Now the obvious question, will consumers prefer a multi-functioning device that seems to have consolidated everything from smartphone capabilities to plasma TV capabilities yes ipad enthusiasts go so far as comparing the glossy multitouch screen of iPad to a plasma TV - to a device that only does one thing to serve as a platform for ebooks? More importantly, when Kindle's price go up, will consumers still buy it? Apparently, there are some Kindle die-hard fans out there who appreciate everything Kindle.

Kindle is Amazon's blockbuster for a good reason. It is quite simply the best e-reading device out there. It does what no other e-reading device out there does it takes e-reading experience to a realistic yet more convenient level. It is a no brainer that kindle is not as sophisticated as iPad and that exactly is the selling point for the device. It does house any entertainment applications so users can focus on what they are doing, that is to finish the books they are reading from cover to cover. It also has the slow refresh function which makes it hard for readers to jump from one page to another, making it virtually impossible to skip from one chapter of the book to the next.

Kindle is also much less heavier than iPad. It weighs no more than 1.2 pounds, which is pure convenience for long readers. Compared to iPad which comes at 1.5 pounds, Kindle does not pose any discomfort identical with users who have tried reading with iPad.

So it's a standoff! Apple's iPad has functions that Kindle doesn't even pretend to have but Amazon offers a specialised device that delivers on its promise. In the end, users will still have to decide. Do they need a toy that allows e-reading or an e-reader that does its work very well?

Follow this link to buy a Screen Protector for Your iPad.

Friday, May 21, 2010

iPad, Why Ordinary People Love It

iPad is perhaps not only the most hyped device in recent history, but is also a device that has caused great polarization among users. People can only either love it or hate it. What is so remarkable with this love-hate relationship with Apple's 'magical' and 'revolutionary' tablet PC is that you can tell who love and who hate iPad.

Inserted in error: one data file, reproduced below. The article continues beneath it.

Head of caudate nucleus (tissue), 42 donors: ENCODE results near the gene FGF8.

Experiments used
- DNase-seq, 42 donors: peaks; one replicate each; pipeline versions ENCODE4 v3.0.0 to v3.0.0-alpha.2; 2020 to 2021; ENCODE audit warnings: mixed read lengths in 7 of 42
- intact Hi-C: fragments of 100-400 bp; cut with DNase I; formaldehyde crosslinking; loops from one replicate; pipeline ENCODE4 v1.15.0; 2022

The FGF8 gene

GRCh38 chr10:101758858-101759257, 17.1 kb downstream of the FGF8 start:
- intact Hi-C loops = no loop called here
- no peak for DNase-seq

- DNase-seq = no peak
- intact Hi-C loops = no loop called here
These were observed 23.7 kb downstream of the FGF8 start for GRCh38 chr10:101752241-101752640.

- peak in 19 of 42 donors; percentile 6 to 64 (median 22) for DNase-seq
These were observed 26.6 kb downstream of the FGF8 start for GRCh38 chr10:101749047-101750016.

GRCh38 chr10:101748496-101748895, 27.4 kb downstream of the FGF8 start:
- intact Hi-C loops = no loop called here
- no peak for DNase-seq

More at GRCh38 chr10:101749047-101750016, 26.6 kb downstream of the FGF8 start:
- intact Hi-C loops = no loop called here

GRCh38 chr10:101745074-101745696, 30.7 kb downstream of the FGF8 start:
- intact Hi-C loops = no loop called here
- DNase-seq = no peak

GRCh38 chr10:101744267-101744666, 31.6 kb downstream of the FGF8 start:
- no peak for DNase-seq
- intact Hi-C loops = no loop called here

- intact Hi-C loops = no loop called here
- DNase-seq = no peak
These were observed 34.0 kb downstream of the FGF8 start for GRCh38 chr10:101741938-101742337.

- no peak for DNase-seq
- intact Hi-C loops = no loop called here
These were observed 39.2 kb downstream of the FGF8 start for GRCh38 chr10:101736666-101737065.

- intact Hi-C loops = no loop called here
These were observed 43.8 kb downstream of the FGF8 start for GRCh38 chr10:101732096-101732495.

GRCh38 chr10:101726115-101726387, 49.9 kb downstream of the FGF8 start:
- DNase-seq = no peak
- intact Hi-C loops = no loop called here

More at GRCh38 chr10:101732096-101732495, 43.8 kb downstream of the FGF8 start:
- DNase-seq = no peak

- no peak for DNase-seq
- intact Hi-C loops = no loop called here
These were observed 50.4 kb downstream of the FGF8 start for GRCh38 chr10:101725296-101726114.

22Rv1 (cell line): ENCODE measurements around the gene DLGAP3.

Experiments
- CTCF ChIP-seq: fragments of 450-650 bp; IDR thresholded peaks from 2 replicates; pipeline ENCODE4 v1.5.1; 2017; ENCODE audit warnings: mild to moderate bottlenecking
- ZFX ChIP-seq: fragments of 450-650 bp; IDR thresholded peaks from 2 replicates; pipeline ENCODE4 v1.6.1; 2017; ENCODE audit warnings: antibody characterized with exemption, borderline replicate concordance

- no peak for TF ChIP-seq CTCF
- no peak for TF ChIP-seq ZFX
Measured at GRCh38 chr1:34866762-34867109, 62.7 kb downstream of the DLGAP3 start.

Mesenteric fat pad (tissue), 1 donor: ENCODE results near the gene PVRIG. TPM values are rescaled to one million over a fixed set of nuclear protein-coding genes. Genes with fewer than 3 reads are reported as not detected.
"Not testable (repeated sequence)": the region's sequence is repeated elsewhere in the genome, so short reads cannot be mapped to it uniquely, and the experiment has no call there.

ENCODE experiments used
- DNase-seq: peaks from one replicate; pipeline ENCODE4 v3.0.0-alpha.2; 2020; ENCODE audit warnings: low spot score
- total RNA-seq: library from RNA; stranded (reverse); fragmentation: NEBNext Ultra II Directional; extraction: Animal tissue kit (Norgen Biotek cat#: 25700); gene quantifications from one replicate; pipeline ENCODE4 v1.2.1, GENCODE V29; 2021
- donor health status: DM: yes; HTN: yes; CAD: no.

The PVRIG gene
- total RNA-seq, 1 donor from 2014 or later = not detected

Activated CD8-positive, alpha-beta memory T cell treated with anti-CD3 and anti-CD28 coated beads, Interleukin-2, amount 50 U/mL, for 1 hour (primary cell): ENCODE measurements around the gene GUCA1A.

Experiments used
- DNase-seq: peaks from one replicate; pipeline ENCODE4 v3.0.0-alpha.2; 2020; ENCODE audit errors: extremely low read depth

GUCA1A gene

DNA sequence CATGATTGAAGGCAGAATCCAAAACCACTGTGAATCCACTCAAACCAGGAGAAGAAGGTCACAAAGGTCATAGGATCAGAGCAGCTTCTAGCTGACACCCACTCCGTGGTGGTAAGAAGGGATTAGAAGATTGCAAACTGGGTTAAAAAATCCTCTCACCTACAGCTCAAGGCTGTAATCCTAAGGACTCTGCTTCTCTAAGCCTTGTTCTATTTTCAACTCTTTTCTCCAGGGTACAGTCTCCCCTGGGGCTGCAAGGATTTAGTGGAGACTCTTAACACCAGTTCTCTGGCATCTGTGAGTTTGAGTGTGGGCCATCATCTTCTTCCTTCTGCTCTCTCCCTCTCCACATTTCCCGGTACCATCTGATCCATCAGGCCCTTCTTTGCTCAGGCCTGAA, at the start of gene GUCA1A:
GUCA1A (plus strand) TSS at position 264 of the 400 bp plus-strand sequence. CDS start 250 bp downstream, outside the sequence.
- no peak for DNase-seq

On one side, the techies hate it. They hate the fact that it can't multitask, that it does not have Flash, and that it's just a gigantic version of the iPod Touch. They can tell you everything that is so undesirable with iPad from its glossy screen that shows all the gross signs of fingerprints when turned off and the aluminium back that won't make you feel comfortable when you place it on your lap early in the morning. They would even go so far as rant about the black bezel that is too wide to be attractive. There is absolutely nothing that iPad does that other devices doesn't already do better. And to top all these off, iPad is nothing more than a product of systematic publicity.

While the techies complain about iPad, the online congregation of Apple product enthusiasts continue to clamour for the success that Apple has achieved through the tablet PC that promises to permanently change the way personal computing will roll in the future.

Multitouch screen... This is surely among the top reasons why non-techie users of iPad love to have it around. Although iPod Touch can be used with nothing but bare thumbs, iPad takes multitouch screens to a level no other product has reached before.

You can still play your favorite game applications, but this time, the experience is enhanced. Instead of constantly zooming in and out of the board when you're playing scrabble, you already have the entire board glaring back at you. If you are driving on simulators, your screen resembles a car windshield more than it does with iPod Touch. If you love reading eBooks on your IPod Touch, you will find that the iBooks e-reader application of its much younger cousin offers you an experience almost similar with reading an actual book. Turn a page and you'll find how much thought was thrown in to create an e-reader app that will give an almost the same feel as with reading a book. With a few modifications, of course. A single tap on an unfamiliar word can give you a dictionary definition online, for one.